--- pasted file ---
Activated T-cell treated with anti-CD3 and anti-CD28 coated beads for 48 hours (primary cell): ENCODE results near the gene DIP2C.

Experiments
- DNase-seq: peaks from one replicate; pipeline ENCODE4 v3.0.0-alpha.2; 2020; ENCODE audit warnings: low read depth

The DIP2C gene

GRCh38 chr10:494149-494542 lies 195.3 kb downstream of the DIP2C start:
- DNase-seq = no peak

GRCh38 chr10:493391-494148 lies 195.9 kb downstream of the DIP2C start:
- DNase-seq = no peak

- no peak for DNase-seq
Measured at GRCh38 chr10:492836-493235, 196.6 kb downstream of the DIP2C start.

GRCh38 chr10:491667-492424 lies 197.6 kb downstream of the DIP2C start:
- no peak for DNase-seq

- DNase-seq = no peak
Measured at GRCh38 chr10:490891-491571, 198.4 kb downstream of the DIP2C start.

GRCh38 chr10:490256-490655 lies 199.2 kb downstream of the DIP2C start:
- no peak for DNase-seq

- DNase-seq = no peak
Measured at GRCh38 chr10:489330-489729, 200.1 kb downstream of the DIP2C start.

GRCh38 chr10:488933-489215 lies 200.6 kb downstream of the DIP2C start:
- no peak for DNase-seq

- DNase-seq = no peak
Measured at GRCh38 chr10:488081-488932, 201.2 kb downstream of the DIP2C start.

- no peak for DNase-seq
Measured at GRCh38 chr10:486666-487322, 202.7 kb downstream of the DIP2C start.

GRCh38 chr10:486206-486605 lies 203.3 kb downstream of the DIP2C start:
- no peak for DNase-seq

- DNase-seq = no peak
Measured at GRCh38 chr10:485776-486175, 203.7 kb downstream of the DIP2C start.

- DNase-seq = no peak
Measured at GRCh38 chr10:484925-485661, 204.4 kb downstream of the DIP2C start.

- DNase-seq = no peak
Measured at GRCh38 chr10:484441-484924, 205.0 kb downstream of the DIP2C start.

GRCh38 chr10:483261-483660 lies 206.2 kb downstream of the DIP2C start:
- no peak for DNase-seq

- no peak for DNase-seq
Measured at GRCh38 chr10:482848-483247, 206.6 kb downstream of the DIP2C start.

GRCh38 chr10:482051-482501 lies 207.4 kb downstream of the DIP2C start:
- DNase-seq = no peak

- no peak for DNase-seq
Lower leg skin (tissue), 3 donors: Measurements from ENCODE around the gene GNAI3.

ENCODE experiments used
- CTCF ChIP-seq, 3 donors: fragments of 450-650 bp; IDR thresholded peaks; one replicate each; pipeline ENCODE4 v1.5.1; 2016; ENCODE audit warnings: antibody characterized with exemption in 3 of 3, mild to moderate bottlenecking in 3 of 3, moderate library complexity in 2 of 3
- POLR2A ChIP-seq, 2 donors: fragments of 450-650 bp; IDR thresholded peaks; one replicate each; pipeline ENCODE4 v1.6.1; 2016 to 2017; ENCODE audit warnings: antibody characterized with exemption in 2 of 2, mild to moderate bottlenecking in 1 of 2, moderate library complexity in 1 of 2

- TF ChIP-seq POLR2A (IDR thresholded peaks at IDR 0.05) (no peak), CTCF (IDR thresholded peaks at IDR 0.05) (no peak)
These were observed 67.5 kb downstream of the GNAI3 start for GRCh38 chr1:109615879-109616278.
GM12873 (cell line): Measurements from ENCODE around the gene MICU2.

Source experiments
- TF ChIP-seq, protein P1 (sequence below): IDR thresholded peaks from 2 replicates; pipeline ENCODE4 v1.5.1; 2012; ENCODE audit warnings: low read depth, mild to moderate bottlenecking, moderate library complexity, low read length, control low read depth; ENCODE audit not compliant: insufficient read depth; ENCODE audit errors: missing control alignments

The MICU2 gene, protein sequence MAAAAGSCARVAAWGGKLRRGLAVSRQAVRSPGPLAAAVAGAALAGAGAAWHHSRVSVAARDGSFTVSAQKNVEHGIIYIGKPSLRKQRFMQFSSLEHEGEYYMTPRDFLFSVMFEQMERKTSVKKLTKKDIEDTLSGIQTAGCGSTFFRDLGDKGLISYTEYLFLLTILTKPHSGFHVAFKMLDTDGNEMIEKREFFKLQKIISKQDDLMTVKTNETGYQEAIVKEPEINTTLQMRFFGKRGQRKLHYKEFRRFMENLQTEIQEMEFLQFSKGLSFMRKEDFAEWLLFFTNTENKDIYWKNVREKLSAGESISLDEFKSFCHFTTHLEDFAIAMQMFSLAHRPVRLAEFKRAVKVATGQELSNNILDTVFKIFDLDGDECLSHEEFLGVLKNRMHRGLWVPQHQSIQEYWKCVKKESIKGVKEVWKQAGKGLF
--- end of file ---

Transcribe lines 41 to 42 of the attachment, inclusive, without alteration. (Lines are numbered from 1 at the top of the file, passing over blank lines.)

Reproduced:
ENCODE experiments used
- CTCF ChIP-seq, 3 donors: fragments of 450-650 bp; IDR thresholded peaks; one replicate each; pipeline ENCODE4 v1.5.1; 2016; ENCODE audit warnings: antibody characterized with exemption in 3 of 3, mild to moderate bottlenecking in 3 of 3, moderate library complexity in 2 of 3